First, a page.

The Golden Age Of Stock Car Racing
The 1920s were an incredibly successful decade for stock car racing, and it wasn’t just due to the popularity of NASCAR. In fact, the number of tracks grew exponentially in the decade, and became known as Tracktowns, with tracks appearing in major cities like New York, Chicago, and Los Angeles. Some of the most prominent tracks during this time were West Coast tracks like Santa Ana and Monterey, where the warm California climate was perfect for the flourishing of the sport. In fact, it was at one of these tracks, Riverside, that an exhibition race called the Indianapolis 500 took place on May 31, 1921, making it the first time the prestigious event was held outside of the Indy 500-certified tracks in Indiana.
The decade saw the emergence of several prominent NASCAR drivers, including Lee Petty, who began racing at the age of twelve and eventually became the first inductee to the International Motorsports Hall of Fame; Junior Johnson, who began working in automobiles at the age of thirteen and became the brains behind the incredible Johnson Engine Company, which built some of the engines that won races during this time and continues to produce engines for racing teams today; and George Brett, who began his racing career at the age of fourteen and eventually became a twelve-time batting champion and one of the greatest hitters in the history of baseball. (He was also the first player to achieve 1,500 hits.)
The popularity of the sport surged during the decade, with several factors contributing to this growth. First and foremost, there was the emergence of the automobile as the primary means of transportation in the middle of the decade. The early years of the century saw the dominance of the bicycle in American cities, but as automobile ownership increased, so too did the popularity of the sport. TV coverage expanded during this time, with stations showing races across the country, and the birth of the ‘talkies’ (movies with sound) helped too, as people wanted to experience the adrenaline rush of a race alongside their favorite driver.
Continued Growth In The 1930s
The great depression that began in 1929 saw the sport decline in the United States, as people wanted to save money, and there was less money to be made in automobile racing. However, international racing continued unabated, with events being held in countries such as England, where motor racing was popularized, and in Germany, which had several prominent tracks. While automobile ownership declined in Germany and England during this time, it jumped up by 17% in Japan, and track racing became a popular pastime for people of all social classes. (Track racing continued even during the Second World War, and continued to be popular after the war too, with several tracks holding races throughout the 1950s.)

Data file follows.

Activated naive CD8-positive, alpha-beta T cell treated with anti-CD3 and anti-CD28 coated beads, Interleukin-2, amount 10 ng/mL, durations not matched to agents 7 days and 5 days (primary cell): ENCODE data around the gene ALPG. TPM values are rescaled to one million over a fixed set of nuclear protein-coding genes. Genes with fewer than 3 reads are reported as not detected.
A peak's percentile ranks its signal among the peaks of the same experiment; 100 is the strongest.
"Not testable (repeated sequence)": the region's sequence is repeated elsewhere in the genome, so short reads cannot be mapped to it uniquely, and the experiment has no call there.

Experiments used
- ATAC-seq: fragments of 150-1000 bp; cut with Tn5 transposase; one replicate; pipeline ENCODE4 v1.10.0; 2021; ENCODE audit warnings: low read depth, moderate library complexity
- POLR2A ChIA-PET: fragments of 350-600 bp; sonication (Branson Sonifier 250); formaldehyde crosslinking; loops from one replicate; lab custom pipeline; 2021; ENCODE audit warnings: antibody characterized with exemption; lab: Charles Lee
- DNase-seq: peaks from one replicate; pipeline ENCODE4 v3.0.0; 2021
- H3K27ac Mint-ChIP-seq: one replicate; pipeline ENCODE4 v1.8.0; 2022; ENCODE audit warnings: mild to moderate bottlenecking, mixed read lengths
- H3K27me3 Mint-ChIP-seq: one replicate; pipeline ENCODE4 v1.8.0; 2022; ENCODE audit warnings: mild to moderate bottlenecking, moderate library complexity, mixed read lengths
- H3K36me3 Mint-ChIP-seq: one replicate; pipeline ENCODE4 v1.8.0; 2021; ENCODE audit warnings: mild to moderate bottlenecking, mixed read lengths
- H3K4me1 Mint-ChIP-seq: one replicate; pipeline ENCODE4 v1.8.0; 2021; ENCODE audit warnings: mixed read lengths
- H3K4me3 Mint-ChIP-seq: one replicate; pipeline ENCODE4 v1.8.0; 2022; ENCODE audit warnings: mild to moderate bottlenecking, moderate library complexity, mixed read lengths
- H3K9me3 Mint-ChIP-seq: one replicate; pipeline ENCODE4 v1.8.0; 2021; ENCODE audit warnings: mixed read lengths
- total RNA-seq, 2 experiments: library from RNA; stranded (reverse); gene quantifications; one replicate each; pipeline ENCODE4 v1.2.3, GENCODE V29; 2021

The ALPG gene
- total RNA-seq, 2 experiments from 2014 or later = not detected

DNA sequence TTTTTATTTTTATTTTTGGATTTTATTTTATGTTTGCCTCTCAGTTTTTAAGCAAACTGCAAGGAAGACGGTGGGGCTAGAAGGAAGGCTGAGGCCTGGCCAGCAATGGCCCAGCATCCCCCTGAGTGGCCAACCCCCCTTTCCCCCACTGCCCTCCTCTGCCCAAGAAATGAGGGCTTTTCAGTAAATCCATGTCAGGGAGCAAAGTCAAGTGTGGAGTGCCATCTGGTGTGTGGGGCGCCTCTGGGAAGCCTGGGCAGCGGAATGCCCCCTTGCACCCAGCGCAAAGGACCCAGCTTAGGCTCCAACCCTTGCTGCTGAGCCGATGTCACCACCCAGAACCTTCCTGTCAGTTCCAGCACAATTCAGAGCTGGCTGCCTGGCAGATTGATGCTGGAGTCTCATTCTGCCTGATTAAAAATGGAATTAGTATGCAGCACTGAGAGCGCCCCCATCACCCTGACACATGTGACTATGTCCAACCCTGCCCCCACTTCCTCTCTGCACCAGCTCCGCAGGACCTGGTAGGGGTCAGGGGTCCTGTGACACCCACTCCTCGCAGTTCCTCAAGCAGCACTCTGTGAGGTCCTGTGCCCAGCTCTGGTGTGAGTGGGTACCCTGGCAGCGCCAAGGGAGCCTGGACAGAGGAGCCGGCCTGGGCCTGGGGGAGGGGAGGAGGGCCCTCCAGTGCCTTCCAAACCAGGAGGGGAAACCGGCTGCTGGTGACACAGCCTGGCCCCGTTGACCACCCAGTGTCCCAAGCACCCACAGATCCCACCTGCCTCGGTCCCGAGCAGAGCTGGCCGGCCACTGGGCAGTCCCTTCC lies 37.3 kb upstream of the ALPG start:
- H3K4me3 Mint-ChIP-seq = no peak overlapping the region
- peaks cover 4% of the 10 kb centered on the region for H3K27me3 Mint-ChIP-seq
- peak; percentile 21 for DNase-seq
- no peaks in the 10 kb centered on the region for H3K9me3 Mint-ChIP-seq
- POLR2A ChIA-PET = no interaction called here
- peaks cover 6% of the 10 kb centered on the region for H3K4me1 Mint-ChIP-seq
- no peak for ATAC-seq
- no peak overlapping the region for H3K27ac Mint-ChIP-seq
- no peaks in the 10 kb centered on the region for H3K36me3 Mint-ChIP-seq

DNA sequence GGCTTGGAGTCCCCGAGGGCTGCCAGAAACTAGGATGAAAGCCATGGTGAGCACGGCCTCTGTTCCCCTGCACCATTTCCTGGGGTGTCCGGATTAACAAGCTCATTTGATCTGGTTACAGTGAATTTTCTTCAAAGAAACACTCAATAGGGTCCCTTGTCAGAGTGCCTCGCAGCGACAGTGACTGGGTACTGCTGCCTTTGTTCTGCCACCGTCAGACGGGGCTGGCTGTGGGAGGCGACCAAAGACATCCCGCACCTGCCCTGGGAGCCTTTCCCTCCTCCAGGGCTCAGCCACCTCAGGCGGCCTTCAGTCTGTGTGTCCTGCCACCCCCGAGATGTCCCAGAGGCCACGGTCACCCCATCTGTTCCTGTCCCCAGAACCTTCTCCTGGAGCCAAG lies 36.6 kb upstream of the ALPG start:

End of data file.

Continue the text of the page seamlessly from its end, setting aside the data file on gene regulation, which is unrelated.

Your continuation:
Declining Popularity In The 1950s
The popularity of motor racing declined in the United States in the 1950s, with tracks closing down across the country due to lack of interest from the public. This was largely due to several factors. First, there was the emergence of the television, with many people wanting to stay home and watch TV instead of go to the movies. (The advent of TV also meant that the races could be viewed live, which undoubtedly contributed to their increased popularity at this time.) Second, there was increased fuel rationing in the country during the war, with people wanting to travel less and wanting to make these journeys on foot or by bicycle rather than in a car. This also meant that they were less likely to attend a race, so tracks closed down. (The situation was similar in Canada, where NASCAR would not become a popular sport until the 1960s.) Third, there was a rise in juvenile delinquency in the United States in the 1950s, with more young people being discouraged from participating in sports.
The number of tracks decreased in the United States in the 1950s, with many tracks either closing down or becoming speedways, holding occasional races. Some tracks that did open had outrageous names, such as the Big Wigwam and the Dunes Sea Breezes Motel and Golf Course. The last speedway in the United States, the Daytona Beach Tri-County Speedway, closed down in 1957.